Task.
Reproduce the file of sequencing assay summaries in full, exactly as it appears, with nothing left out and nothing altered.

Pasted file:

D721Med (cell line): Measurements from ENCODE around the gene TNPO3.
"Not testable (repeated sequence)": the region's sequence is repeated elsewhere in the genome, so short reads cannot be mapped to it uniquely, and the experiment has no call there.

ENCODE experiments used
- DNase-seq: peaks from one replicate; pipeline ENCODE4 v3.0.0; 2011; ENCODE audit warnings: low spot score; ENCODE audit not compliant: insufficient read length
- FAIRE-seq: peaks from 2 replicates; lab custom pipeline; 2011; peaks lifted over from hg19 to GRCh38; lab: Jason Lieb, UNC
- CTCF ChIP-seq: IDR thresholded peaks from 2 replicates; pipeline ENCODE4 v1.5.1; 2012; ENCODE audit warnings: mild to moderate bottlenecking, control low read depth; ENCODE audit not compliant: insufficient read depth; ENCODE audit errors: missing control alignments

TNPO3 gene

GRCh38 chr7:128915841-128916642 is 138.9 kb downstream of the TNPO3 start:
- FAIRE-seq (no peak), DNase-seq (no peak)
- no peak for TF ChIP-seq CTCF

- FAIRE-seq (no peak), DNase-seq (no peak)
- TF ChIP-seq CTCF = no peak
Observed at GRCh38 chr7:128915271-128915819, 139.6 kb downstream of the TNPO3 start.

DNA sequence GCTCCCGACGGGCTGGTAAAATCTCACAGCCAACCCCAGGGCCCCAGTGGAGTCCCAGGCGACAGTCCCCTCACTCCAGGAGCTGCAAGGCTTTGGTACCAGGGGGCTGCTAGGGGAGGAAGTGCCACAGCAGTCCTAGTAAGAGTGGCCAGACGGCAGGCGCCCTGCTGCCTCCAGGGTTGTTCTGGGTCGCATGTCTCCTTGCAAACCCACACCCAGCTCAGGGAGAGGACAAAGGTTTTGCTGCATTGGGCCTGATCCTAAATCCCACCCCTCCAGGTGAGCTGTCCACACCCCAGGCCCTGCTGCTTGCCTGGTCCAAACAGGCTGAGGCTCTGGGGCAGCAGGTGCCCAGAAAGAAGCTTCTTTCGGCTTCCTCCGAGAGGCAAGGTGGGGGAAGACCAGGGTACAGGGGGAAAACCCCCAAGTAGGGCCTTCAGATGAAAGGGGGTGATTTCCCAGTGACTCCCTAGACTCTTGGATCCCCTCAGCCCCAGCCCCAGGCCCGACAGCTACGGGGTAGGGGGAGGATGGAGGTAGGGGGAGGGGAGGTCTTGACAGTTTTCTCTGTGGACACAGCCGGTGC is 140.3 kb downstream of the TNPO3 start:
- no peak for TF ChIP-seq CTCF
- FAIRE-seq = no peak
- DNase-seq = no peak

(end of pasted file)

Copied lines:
D721Med (cell line): Measurements from ENCODE around the gene TNPO3.
"Not testable (repeated sequence)": the region's sequence is repeated elsewhere in the genome, so short reads cannot be mapped to it uniquely, and the experiment has no call there.

ENCODE experiments used
- DNase-seq: peaks from one replicate; pipeline ENCODE4 v3.0.0; 2011; ENCODE audit warnings: low spot score; ENCODE audit not compliant: insufficient read length
- FAIRE-seq: peaks from 2 replicates; lab custom pipeline; 2011; peaks lifted over from hg19 to GRCh38; lab: Jason Lieb, UNC
- CTCF ChIP-seq: IDR thresholded peaks from 2 replicates; pipeline ENCODE4 v1.5.1; 2012; ENCODE audit warnings: mild to moderate bottlenecking, control low read depth; ENCODE audit not compliant: insufficient read depth; ENCODE audit errors: missing control alignments

TNPO3 gene

GRCh38 chr7:128915841-128916642 is 138.9 kb downstream of the TNPO3 start:
- FAIRE-seq (no peak), DNase-seq (no peak)
- no peak for TF ChIP-seq CTCF

- FAIRE-seq (no peak), DNase-seq (no peak)
- TF ChIP-seq CTCF = no peak
Observed at GRCh38 chr7:128915271-128915819, 139.6 kb downstream of the TNPO3 start.

DNA sequence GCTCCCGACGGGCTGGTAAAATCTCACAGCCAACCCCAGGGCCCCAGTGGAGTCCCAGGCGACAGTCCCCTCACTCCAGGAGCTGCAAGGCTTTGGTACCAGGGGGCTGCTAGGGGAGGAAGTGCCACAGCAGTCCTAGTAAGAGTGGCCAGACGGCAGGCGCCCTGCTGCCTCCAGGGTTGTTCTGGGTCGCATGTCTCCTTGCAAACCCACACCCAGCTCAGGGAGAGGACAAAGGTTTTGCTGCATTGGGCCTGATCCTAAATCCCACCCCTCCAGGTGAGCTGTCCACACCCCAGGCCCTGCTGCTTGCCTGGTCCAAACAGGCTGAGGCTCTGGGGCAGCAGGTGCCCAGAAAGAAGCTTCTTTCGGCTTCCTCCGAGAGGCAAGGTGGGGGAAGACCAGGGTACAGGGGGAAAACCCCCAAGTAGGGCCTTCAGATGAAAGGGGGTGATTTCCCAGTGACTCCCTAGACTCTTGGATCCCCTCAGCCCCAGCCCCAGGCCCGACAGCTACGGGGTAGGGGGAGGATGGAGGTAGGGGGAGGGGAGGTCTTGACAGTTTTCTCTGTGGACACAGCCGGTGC is 140.3 kb downstream of the TNPO3 start:
- no peak for TF ChIP-seq CTCF
- FAIRE-seq = no peak
- DNase-seq = no peak